(Image: The Nikolai Nuthouse)
Oct 30, 2014
Forbes - In a recent column, I noted the lack of evidence that people try to get kids high on Halloween by passing off cannabis candy as ordinary treats. The closest thing I found to that that sort of incident was a 2000 case in Hercules, California, involving marijuana disguised as miniature chocolate bars that turned up in children’s trick-or-treat bags. Police traced the pot to a postal worker, who obtained it from an undeliverable package without realizing what was actually inside the wrappers. The San Francisco Chronicle explained:
"The treats were the product of a failed and undetected attempt to mail 5 ounces of marijuana to someone in San Francisco, said Hercules Police Chief Mike Tye.
“Somebody tried to mail it and didn’t have enough postage or the address was wrong,” he said.
Because the package, which contained four bags of Snickers bars destined for San Francisco, did not have a return address, it landed in the dead-letter office—where it was taken by a postal employee who planned to hand the candies out to trick-or-treaters.
“A lot of their dead mail, stuff that’s nonperishable, is given away to charity,” Tye said. “(The employee) picked up the candy along with a bunch of canned goods. He took the other items to a church but kept the candy.”
Because police were convinced that the postal worker had made an honest mistake, he was neither charged nor publicly named. His error is obviously quite different from deliberately giving out marijuana-infused candy
disguised as unspiked versions of the same products: Not only was the marijuana distribution inadvertent, but no one would mistake marijuana buds for a Snickers bar once the package was opened. Press coverage of the incident may nevertheless have fed rumors about malicious strangers trying to trick kids into ingesting cannabis.
Although no such pranks have been discovered so far in Colorado
, where dispensaries have been selling marijuana edibles for years, police in that state are urging parents to be on the lookout for candy that is unfamiliar or seems to have been tampered with. Such precautions hardly seem adequate in dealing with a determined cannabis concealer, who could always rewrap marijuana-infused treats in familiar packaging or dose conventional candy with store-bought tincture.
(Image: Denver Police Department)
For parents who worry about such trickery, CB Scientific has a solution: a kit that you can use to quickly test Halloween treats for cannabis. The Denver-based company, which should be paying a commission to cops in Denver and Pueblo, sells the kits, each of which can be used to test three samples, for $15, so the cost of screening every tiny chocolate bar, jawbreaker, and jelly bean can quickly add up. It would be considerably cheaper just to throw out the entire haul and buy your kid replacement candy, although you can never be completely sure that no one has tampered with the stuff at the store either. As far as we know, it has never happened. But it’s possible!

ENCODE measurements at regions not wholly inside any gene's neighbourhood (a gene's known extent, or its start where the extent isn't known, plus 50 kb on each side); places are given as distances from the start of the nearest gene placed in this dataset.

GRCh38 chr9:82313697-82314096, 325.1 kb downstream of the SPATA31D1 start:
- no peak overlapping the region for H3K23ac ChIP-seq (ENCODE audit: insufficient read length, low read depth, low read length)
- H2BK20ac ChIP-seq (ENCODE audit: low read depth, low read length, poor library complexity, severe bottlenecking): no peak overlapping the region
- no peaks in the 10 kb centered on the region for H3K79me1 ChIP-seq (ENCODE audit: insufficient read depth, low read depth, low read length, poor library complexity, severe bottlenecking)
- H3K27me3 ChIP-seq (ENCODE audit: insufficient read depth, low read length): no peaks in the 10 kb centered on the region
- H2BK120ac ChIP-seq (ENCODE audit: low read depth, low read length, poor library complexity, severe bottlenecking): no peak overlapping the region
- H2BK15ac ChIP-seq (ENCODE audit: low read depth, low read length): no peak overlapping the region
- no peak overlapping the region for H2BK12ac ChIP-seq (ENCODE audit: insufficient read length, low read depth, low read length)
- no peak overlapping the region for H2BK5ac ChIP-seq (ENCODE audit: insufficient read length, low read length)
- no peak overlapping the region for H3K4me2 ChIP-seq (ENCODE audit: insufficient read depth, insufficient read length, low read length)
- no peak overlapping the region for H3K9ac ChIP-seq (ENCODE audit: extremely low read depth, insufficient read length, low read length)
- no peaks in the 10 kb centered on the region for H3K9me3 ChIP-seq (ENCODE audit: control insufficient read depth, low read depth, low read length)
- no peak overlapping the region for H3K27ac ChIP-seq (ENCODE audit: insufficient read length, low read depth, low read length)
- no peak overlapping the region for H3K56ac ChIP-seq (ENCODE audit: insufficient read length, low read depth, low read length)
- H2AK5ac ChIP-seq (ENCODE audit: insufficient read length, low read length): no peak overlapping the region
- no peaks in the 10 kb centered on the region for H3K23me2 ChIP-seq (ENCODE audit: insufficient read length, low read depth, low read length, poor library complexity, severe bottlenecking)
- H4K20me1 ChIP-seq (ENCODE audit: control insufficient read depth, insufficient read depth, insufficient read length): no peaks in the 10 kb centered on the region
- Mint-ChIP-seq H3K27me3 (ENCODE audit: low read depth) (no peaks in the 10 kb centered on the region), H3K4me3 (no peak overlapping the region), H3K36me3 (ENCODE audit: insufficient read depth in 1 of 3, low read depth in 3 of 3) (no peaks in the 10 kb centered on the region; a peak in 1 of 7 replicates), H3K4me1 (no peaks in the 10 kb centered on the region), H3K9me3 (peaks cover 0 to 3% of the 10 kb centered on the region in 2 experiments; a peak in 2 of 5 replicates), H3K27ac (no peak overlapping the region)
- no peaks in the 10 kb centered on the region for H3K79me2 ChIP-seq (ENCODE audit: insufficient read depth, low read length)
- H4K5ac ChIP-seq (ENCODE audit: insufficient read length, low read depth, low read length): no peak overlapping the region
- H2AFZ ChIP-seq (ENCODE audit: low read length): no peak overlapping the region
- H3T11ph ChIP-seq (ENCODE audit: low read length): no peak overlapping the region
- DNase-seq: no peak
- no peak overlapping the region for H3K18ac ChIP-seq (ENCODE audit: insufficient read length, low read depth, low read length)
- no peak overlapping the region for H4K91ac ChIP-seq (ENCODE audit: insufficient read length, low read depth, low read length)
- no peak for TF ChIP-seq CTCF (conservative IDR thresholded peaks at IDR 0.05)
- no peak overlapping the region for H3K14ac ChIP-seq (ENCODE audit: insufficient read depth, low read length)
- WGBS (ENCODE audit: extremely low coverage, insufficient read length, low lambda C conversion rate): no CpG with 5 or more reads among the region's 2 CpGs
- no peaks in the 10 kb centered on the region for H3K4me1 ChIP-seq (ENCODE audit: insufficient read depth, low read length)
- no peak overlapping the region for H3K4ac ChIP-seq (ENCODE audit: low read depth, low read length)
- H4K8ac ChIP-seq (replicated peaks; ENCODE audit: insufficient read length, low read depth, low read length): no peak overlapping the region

Addendum: Via Facebook, Derek Lebahn, a partner at CB Scientific, tells me he thinks the risk highlighted by police in Colorado has been blown out of proportion:
"Thanks for the mention, but the Halloween story about CB Scientific is strictly a product of timing. The problem had been identified by the news and Denver PD for weeks and we happened to have just released a solution. We do not believe that any children in Denver will be randomly given THC candy by adults. If it happens, it will be by a relative or irresponsible teenager."
Lebahn emphasizes that his company’s test kits are mainly intended for “patients, adult consumers, parents of patients, breeders and producers” who want to “quickly and accurately know the relative levels of THC and CBD potency in their products.
” Still, CB Scientific clearly capitalized on the candy scare. Its home page features CBS Denver’s story about its product, which emphasizes the Halloween angle, and Lebahn proudly notes the coverage on his Facebook page. “We did it,” he writes. “Our news story has gone Viral.” Then Lebahn adds: “Not that we believe anyone will be passing out pot candy to kids, but if something does get mixed up or questioned, we do have a quick, accurate way of knowing.”